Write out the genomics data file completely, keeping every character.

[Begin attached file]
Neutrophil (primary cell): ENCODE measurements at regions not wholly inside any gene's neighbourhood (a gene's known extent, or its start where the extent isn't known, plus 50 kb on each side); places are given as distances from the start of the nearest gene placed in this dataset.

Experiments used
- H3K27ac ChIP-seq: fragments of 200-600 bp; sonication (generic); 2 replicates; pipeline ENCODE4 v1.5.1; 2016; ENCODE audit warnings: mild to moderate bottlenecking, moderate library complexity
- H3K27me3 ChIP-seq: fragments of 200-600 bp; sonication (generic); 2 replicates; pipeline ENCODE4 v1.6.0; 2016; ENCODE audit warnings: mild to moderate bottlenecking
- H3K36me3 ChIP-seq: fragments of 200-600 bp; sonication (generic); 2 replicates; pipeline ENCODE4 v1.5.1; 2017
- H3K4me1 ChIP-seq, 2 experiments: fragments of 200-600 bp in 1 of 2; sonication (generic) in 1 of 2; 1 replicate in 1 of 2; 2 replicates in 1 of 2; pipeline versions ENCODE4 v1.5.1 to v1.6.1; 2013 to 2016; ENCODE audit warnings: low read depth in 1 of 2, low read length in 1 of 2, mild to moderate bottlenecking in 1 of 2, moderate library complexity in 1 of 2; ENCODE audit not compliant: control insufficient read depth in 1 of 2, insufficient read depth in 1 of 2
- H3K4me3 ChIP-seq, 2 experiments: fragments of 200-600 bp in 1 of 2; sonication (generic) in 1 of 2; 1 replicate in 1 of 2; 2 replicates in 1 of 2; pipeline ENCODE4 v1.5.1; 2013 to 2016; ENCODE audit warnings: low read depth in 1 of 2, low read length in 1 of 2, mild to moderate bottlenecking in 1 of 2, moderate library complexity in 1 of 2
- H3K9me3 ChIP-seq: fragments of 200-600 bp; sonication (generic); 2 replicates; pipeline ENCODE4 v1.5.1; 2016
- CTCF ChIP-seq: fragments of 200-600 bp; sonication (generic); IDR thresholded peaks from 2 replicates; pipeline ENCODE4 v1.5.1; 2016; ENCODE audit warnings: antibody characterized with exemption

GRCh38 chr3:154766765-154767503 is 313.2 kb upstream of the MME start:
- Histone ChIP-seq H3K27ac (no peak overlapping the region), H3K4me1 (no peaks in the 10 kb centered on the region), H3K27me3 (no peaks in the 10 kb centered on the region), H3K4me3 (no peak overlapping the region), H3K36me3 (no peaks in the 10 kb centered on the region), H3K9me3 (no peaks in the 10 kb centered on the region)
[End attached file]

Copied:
Neutrophil (primary cell): ENCODE measurements at regions not wholly inside any gene's neighbourhood (a gene's known extent, or its start where the extent isn't known, plus 50 kb on each side); places are given as distances from the start of the nearest gene placed in this dataset.

Experiments used
- H3K27ac ChIP-seq: fragments of 200-600 bp; sonication (generic); 2 replicates; pipeline ENCODE4 v1.5.1; 2016; ENCODE audit warnings: mild to moderate bottlenecking, moderate library complexity
- H3K27me3 ChIP-seq: fragments of 200-600 bp; sonication (generic); 2 replicates; pipeline ENCODE4 v1.6.0; 2016; ENCODE audit warnings: mild to moderate bottlenecking
- H3K36me3 ChIP-seq: fragments of 200-600 bp; sonication (generic); 2 replicates; pipeline ENCODE4 v1.5.1; 2017
- H3K4me1 ChIP-seq, 2 experiments: fragments of 200-600 bp in 1 of 2; sonication (generic) in 1 of 2; 1 replicate in 1 of 2; 2 replicates in 1 of 2; pipeline versions ENCODE4 v1.5.1 to v1.6.1; 2013 to 2016; ENCODE audit warnings: low read depth in 1 of 2, low read length in 1 of 2, mild to moderate bottlenecking in 1 of 2, moderate library complexity in 1 of 2; ENCODE audit not compliant: control insufficient read depth in 1 of 2, insufficient read depth in 1 of 2
- H3K4me3 ChIP-seq, 2 experiments: fragments of 200-600 bp in 1 of 2; sonication (generic) in 1 of 2; 1 replicate in 1 of 2; 2 replicates in 1 of 2; pipeline ENCODE4 v1.5.1; 2013 to 2016; ENCODE audit warnings: low read depth in 1 of 2, low read length in 1 of 2, mild to moderate bottlenecking in 1 of 2, moderate library complexity in 1 of 2
- H3K9me3 ChIP-seq: fragments of 200-600 bp; sonication (generic); 2 replicates; pipeline ENCODE4 v1.5.1; 2016
- CTCF ChIP-seq: fragments of 200-600 bp; sonication (generic); IDR thresholded peaks from 2 replicates; pipeline ENCODE4 v1.5.1; 2016; ENCODE audit warnings: antibody characterized with exemption

GRCh38 chr3:154766765-154767503 is 313.2 kb upstream of the MME start:
- Histone ChIP-seq H3K27ac (no peak overlapping the region), H3K4me1 (no peaks in the 10 kb centered on the region), H3K27me3 (no peaks in the 10 kb centered on the region), H3K4me3 (no peak overlapping the region), H3K36me3 (no peaks in the 10 kb centered on the region), H3K9me3 (no peaks in the 10 kb centered on the region)